CBP argues that the information supporting the strengths assigned to EMCOR's proposal was either "expressly stated" or "reasonably inferred" from its proposal. AR, Tab 33, Supp. Decl. of TET Chairperson, at 2. In support of its position, the agency states that although the awardee's proposal does not specifically state that it will upload all the information in the CMMS, the TET relied on "personal knowledge" of how the contract had been performed and reasonably assumed or inferred that the awardee would perform in the same manner. Id.

Based on our review of the record, we agree with the protester that the awardee's proposal does not specifically state that it will attach information to work orders regarding permits, certifications, test results, and warranties in the manner cited in the award decision. Thus, for the reasons discussed above, we conclude that the agency unreasonably assigned these strengths based on the agency's presumption that the awardee would perform the contract in a manner similar to its performance of the incumbent contract--even though the awardee did not specifically state it would do so in its proposal.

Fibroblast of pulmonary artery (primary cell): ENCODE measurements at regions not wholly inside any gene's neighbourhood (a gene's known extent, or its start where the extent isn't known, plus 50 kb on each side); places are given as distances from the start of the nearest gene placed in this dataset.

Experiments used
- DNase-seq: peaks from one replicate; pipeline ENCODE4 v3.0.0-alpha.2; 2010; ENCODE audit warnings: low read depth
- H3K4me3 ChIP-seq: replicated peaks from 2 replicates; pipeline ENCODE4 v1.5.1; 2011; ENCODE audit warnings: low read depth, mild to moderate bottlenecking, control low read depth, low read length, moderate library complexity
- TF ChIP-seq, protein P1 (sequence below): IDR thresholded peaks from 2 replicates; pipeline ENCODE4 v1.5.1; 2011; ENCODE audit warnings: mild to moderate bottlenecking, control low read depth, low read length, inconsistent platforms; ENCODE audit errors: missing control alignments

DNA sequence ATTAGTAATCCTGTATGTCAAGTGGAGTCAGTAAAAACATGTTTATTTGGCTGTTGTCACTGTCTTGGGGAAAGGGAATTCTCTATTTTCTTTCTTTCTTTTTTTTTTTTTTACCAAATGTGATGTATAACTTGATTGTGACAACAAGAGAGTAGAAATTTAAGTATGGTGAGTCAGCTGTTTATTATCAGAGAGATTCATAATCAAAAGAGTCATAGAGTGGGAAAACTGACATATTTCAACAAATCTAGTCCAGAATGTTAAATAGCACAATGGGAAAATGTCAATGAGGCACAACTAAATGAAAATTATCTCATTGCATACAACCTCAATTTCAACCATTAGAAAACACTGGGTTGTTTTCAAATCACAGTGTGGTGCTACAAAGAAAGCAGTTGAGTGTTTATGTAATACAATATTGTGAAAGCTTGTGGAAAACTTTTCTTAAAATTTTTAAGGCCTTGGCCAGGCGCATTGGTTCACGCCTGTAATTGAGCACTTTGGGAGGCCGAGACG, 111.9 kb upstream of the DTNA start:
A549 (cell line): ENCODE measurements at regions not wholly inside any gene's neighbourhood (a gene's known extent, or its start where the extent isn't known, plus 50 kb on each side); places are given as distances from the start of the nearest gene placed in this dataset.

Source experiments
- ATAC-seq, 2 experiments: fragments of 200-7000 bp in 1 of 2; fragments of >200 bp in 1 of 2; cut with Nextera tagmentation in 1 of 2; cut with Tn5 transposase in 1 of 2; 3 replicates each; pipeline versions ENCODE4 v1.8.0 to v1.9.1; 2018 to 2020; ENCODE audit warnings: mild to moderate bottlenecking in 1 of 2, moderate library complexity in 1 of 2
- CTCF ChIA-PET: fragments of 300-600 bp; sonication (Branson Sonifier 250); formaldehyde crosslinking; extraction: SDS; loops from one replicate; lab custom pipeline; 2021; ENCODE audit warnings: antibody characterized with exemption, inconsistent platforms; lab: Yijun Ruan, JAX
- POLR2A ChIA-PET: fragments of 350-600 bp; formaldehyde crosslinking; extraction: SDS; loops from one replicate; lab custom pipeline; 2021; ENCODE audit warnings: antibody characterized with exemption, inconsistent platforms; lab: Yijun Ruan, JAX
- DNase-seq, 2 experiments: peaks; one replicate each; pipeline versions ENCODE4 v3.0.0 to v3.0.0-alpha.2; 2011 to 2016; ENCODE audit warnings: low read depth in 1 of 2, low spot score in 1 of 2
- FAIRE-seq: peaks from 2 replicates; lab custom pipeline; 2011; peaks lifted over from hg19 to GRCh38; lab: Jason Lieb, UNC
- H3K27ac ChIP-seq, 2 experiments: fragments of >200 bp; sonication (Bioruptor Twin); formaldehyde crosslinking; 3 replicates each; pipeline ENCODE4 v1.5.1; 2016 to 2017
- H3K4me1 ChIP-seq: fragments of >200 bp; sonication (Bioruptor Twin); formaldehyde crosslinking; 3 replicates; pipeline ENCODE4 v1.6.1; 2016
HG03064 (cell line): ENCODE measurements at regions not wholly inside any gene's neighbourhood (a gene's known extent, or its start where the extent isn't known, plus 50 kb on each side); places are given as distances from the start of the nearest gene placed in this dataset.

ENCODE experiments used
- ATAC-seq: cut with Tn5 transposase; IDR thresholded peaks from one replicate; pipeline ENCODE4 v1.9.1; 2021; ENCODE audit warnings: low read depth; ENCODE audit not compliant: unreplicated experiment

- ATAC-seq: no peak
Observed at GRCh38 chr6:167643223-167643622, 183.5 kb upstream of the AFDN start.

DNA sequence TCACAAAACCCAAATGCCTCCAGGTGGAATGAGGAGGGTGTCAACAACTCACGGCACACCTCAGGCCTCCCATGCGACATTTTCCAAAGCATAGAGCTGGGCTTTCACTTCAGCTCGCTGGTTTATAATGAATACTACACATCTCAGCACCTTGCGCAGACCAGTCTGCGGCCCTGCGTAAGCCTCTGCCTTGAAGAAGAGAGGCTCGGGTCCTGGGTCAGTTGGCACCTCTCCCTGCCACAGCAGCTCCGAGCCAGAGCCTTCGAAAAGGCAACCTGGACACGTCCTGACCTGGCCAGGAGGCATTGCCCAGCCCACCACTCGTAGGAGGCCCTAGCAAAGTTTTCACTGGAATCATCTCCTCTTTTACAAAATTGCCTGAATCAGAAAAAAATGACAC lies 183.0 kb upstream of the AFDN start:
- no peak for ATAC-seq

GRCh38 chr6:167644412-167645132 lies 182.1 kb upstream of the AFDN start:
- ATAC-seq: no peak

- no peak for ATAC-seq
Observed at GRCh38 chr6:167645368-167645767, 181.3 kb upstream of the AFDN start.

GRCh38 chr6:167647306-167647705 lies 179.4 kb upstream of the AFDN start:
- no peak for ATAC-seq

Next, NET argues that EMCOR's proposal for its CMMS mobile application, which was cited as the basis for the third discriminator, failed to include training required by the PWS. See PWS, ¶ C.1.5, at 19. The agency "acknowledges that EMCOR's proposal does not expressly address training of Government personnel" as required by the PWS. Supp. MOL, Nov. 26, 2018, at 10; see also Supp. COS, Nov. 26, 2018, at 1; Supp. Decl. of TET Chairperson, Nov. 26, 2018, at 2. The contracting officer states, however, that he has "personal knowledge of EMCOR's prior and continued training of CBP personnel on CMMS and its capabilities as required by the PWS." Supp. COS, Nov. 26, 2018, at 1. For this reason, the contracting officer states that "even if EMCOR had received a weakness for not expressly addressing training," it would not have affected the award decision. Id. at 1-2.